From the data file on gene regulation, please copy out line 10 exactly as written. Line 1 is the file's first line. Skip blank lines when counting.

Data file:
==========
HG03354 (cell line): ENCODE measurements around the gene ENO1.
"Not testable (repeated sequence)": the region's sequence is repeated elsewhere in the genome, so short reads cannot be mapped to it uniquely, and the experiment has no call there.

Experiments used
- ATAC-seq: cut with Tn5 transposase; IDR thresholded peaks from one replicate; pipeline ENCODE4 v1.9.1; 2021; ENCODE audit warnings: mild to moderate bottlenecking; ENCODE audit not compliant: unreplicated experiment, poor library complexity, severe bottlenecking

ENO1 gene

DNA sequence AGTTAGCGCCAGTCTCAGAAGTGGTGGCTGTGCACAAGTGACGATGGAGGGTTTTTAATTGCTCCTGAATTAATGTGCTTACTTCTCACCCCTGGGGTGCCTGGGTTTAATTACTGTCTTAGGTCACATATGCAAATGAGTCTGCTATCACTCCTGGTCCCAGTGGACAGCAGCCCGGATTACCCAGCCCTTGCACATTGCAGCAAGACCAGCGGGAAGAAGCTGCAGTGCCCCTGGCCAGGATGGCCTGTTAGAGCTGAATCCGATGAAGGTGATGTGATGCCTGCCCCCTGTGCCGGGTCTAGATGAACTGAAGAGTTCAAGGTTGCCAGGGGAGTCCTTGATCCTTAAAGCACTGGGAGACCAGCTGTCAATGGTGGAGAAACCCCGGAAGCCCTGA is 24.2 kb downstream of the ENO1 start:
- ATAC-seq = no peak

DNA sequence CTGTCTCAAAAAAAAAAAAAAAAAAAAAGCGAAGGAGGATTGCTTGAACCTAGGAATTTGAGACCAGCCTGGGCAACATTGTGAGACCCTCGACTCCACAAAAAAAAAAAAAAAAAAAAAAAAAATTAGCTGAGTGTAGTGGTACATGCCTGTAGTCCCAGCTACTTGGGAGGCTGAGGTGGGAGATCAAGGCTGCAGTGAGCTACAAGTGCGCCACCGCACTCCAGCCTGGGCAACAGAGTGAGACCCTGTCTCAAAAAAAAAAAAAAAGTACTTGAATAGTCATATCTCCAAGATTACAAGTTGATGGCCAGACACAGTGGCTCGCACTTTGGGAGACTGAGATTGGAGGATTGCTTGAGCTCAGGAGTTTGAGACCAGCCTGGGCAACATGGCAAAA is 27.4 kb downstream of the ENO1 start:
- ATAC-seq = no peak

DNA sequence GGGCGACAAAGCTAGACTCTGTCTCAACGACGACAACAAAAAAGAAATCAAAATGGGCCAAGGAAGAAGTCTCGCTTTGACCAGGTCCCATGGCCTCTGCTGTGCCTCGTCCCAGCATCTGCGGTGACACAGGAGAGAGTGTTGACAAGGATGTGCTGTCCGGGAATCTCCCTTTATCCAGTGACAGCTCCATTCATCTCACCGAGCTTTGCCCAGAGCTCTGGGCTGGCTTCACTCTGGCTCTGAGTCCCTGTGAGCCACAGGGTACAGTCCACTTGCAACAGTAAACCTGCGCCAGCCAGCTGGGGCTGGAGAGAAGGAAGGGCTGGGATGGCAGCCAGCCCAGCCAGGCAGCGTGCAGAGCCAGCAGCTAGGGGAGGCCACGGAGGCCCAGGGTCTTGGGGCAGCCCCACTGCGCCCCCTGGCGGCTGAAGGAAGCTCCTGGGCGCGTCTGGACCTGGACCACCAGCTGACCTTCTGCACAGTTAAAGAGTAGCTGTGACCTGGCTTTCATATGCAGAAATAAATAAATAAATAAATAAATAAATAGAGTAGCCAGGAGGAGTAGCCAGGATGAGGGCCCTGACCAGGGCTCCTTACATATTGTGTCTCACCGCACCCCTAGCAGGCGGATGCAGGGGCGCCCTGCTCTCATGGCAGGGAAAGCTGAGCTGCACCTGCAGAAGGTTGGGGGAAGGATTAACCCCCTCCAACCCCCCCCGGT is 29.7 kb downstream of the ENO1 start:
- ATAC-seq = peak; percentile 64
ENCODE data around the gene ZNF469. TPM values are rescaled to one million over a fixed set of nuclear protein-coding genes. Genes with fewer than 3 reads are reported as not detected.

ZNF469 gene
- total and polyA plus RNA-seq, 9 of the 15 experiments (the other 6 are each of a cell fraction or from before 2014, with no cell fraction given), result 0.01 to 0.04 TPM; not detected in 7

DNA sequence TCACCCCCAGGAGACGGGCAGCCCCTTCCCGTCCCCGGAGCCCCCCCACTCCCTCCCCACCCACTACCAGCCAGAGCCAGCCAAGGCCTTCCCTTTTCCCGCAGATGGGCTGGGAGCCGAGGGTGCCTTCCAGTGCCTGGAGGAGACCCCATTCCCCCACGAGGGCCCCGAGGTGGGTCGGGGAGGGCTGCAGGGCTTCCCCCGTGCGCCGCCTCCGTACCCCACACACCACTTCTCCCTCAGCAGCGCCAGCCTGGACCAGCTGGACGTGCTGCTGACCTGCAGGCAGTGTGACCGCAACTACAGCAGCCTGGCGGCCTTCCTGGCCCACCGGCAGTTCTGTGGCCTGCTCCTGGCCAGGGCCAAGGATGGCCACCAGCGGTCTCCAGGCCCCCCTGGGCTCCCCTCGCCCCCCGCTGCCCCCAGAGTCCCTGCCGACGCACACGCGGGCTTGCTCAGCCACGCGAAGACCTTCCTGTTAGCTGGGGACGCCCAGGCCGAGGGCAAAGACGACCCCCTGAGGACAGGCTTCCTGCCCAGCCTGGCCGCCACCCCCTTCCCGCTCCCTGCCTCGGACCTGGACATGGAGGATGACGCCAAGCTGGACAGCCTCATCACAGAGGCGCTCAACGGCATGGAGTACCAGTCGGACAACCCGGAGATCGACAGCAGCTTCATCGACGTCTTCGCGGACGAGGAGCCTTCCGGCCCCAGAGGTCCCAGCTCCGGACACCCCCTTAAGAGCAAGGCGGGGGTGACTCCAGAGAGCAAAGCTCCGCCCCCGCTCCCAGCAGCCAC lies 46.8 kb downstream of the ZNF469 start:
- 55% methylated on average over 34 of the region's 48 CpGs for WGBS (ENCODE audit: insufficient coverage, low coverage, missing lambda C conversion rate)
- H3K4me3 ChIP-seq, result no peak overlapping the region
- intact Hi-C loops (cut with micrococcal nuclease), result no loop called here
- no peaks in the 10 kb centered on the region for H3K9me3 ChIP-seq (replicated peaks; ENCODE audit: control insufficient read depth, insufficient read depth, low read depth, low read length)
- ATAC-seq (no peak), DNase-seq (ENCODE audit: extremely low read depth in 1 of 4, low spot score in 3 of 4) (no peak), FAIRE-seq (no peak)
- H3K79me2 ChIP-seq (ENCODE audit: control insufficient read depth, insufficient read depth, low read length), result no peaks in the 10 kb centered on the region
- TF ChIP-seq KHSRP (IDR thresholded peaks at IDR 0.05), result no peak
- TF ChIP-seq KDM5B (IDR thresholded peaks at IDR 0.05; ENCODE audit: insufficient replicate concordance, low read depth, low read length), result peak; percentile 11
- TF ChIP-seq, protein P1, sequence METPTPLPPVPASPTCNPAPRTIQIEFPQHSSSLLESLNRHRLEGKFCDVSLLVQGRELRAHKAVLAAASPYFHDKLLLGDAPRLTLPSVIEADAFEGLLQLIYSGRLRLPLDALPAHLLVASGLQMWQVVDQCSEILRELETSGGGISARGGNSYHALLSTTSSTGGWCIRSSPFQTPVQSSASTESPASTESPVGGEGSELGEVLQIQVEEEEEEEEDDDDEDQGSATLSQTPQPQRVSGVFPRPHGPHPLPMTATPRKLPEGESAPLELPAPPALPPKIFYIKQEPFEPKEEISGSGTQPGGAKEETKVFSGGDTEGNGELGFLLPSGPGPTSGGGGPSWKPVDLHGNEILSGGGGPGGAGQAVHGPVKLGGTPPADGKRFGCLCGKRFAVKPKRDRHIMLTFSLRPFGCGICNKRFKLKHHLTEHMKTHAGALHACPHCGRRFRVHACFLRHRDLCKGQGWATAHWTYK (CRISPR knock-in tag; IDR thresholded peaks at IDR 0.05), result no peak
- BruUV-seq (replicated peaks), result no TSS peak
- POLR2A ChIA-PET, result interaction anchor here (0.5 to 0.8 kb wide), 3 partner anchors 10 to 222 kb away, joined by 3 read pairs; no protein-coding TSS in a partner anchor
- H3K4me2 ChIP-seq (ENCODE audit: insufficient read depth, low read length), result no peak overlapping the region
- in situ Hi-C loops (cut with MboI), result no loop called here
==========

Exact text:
DNA sequence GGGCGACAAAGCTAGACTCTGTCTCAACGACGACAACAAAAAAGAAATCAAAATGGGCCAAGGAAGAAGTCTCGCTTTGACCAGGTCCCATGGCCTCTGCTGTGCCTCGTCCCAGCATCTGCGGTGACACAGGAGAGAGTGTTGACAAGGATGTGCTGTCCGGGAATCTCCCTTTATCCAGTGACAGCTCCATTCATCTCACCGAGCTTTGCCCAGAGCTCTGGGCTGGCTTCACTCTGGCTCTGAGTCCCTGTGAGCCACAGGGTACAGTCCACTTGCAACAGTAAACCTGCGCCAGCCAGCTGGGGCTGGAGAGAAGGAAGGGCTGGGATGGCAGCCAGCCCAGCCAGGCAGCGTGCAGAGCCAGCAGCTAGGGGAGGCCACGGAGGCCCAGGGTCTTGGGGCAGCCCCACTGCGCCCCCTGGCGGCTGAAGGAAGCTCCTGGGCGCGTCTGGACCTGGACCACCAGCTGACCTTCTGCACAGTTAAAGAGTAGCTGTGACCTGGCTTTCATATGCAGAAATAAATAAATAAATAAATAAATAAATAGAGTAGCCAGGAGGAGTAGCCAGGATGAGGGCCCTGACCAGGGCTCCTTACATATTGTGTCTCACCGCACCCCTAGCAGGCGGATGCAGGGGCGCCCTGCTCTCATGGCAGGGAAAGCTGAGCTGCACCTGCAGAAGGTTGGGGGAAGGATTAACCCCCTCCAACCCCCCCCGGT is 29.7 kb downstream of the ENO1 start: